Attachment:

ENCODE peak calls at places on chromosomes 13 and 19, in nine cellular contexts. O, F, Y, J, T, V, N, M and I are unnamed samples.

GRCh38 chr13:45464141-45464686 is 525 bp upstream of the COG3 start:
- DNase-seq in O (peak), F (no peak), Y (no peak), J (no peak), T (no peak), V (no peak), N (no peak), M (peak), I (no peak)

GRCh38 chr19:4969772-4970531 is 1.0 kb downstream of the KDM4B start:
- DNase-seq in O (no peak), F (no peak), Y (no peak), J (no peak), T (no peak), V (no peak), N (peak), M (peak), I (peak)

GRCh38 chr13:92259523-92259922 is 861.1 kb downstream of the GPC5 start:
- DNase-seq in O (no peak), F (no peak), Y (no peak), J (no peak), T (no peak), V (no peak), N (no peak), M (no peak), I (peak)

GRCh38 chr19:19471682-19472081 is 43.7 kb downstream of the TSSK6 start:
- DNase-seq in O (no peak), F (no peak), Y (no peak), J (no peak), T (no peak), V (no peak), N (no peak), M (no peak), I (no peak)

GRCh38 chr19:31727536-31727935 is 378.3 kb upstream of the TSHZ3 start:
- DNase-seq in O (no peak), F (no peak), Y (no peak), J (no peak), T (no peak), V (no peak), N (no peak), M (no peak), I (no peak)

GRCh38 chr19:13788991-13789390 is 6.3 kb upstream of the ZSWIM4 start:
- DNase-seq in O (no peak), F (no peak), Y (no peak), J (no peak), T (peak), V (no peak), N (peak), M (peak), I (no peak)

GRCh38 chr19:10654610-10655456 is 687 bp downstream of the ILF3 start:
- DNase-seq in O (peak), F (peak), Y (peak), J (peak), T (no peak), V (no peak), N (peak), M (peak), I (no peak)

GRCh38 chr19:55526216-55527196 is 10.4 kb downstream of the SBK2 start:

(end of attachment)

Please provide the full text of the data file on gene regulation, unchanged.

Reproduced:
ENCODE peak calls at places on chromosomes 13 and 19, in nine cellular contexts. O, F, Y, J, T, V, N, M and I are unnamed samples.

GRCh38 chr13:45464141-45464686 is 525 bp upstream of the COG3 start:
- DNase-seq in O (peak), F (no peak), Y (no peak), J (no peak), T (no peak), V (no peak), N (no peak), M (peak), I (no peak)

GRCh38 chr19:4969772-4970531 is 1.0 kb downstream of the KDM4B start:
- DNase-seq in O (no peak), F (no peak), Y (no peak), J (no peak), T (no peak), V (no peak), N (peak), M (peak), I (peak)

GRCh38 chr13:92259523-92259922 is 861.1 kb downstream of the GPC5 start:
- DNase-seq in O (no peak), F (no peak), Y (no peak), J (no peak), T (no peak), V (no peak), N (no peak), M (no peak), I (peak)

GRCh38 chr19:19471682-19472081 is 43.7 kb downstream of the TSSK6 start:
- DNase-seq in O (no peak), F (no peak), Y (no peak), J (no peak), T (no peak), V (no peak), N (no peak), M (no peak), I (no peak)

GRCh38 chr19:31727536-31727935 is 378.3 kb upstream of the TSHZ3 start:
- DNase-seq in O (no peak), F (no peak), Y (no peak), J (no peak), T (no peak), V (no peak), N (no peak), M (no peak), I (no peak)

GRCh38 chr19:13788991-13789390 is 6.3 kb upstream of the ZSWIM4 start:
- DNase-seq in O (no peak), F (no peak), Y (no peak), J (no peak), T (peak), V (no peak), N (peak), M (peak), I (no peak)

GRCh38 chr19:10654610-10655456 is 687 bp downstream of the ILF3 start:
- DNase-seq in O (peak), F (peak), Y (peak), J (peak), T (no peak), V (no peak), N (peak), M (peak), I (no peak)

GRCh38 chr19:55526216-55527196 is 10.4 kb downstream of the SBK2 start: